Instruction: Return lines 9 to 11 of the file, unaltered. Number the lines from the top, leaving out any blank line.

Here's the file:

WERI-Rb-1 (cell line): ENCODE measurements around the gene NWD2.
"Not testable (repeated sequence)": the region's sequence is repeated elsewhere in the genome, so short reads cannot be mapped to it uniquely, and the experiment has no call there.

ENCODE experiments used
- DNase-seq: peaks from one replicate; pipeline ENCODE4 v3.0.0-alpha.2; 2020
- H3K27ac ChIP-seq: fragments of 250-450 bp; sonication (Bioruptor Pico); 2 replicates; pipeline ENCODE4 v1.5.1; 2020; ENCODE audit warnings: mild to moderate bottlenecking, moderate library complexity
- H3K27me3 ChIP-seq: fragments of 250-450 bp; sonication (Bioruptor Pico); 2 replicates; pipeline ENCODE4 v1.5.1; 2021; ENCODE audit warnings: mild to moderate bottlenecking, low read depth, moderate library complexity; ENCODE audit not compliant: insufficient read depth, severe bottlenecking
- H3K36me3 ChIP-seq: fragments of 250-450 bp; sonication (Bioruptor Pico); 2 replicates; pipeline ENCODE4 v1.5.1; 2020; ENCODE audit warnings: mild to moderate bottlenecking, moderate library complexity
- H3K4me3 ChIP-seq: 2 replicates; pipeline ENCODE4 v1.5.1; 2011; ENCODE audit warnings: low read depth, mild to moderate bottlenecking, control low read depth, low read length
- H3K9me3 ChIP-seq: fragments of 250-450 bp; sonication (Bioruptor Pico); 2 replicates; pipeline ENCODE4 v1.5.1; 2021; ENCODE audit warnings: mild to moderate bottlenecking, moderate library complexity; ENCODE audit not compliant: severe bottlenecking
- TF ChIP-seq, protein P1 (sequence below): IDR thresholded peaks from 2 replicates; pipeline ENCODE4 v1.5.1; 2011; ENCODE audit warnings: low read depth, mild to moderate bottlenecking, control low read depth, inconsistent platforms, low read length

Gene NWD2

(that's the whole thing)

- H3K9me3 ChIP-seq: fragments of 250-450 bp; sonication (Bioruptor Pico); 2 replicates; pipeline ENCODE4 v1.5.1; 2021; ENCODE audit warnings: mild to moderate bottlenecking, moderate library complexity; ENCODE audit not compliant: severe bottlenecking
- TF ChIP-seq, protein P1 (sequence below): IDR thresholded peaks from 2 replicates; pipeline ENCODE4 v1.5.1; 2011; ENCODE audit warnings: low read depth, mild to moderate bottlenecking, control low read depth, inconsistent platforms, low read length

Gene NWD2